Saturday, March 23, 2013

Discounting - a Cautionary Tale

So it goes without saying, we all like a discount.  We all want to feel that we got an "insider's deal".  It is fascinating to me that we feel we shouldn't have to pay the "sticker" price for a watch.  But yet we don't bat an eyelash at paying "full pop" at an expensive restaurant.  In fact, we walk with a certain swagger when we plump up for an expensive meal - we might even overdo it on the tip.

So consider, a meal is a one time event, but a watch is something that you will have for some time.  Why have we downgraded that experience to an all you can eat buffet on the Vegas Strip?

A few weeks back I was at an event in Los Angeles and I had an opportunity to speak with several watch guys.  And inevitably the conversation turned to price, or more specifically why they shouldn't ever have to pay the asking price for a high end watch.  The logic being that the price was over inflated in the first place and they shouldn't have to pay it.  My counter argument is that they don't have to buy the watch ; )

This then led to a discussion as to who really gets hurt when a retail partner deeply discounts on a regular basis.  And this led to my sharing the all time cautionary tale of cautionary tales -

Those who may remember the Alpha Omega debacle can remember that it was pretty unbelievable - one of the most recognized retail stores in the country - and suddenly - pifff.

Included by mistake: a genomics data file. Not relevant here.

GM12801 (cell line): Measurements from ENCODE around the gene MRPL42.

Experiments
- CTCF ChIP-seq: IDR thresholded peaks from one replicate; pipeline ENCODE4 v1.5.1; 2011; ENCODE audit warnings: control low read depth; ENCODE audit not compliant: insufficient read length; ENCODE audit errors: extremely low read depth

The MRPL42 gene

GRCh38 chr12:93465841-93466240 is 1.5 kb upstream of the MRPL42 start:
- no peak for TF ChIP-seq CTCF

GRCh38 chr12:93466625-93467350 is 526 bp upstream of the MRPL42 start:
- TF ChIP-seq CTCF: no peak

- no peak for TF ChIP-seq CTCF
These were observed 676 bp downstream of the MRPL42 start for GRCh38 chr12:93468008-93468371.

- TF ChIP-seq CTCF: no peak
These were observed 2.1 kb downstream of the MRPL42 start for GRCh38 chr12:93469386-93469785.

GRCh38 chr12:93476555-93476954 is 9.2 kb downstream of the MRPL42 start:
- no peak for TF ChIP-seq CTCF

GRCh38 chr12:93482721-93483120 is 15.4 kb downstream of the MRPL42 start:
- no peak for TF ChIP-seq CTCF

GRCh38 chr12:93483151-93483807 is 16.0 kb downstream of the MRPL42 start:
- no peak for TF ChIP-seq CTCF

Now everyone loved the great deals that the Handa family gave them on watches.  Brands loved the Handas because the appeared to move a lot of watches.  But the darker side of that was that often brands were not getting paid on time, or towards the end, not getting paid at all.  So the brands, in the end, got hosed.  They lost millions because they had extended so much credit to the Handas based on the fear of losing future orders.  And I can hear some of you out there smirking and laughing.  Oh, poor SWATCH Group, poor Rolex!  Well actually yes - you're supposed to pay your bills.  When you receive products, then sell them and get paid, you are supposed to pay your supplier.  And think of the smaller, independent brands that got rooked on this deal too.  Think that all watch companies are rich, with money to burn?  You definitely have that wrong as well, a lot of brands are one step away from life-support.  And when they don't get paid, they have to lay people off, and people lose out.

Enjoy being unemployed?  Didn't think so - so why should someone else be unemployed for a 30% discount for something that you WANT - not what you NEED?

And in this instance it went beyond the brands not getting paid.  Local vendors (magazines, etc.) lost out, and in the end Alpha Omega employees - losing their jobs.  And in fact, some of the very customers who lost deposits and had to fight back to get watches back that they left for repair lost out.  In other words, the people who benefited the most from the discounts in the end were the very victims of that approach.

Circle of Life some might say... unless it's you who lost out.  Then it's personal, then it's wrong.  Think about that - what if it had been YOU?

Now here's the thing - I am not saying that all discounting is wrong - but there has to be more to it than just a discount, if that's all you want there's a beautiful Cartier and a few Breitlings at the Costco here in Goleta, sure they're grey market - but they're discounted!

1 comment:

  1. James,
    Thank you for sharing your thoughts on discounting. I have passed this on to many in my organization. Keep up the good work!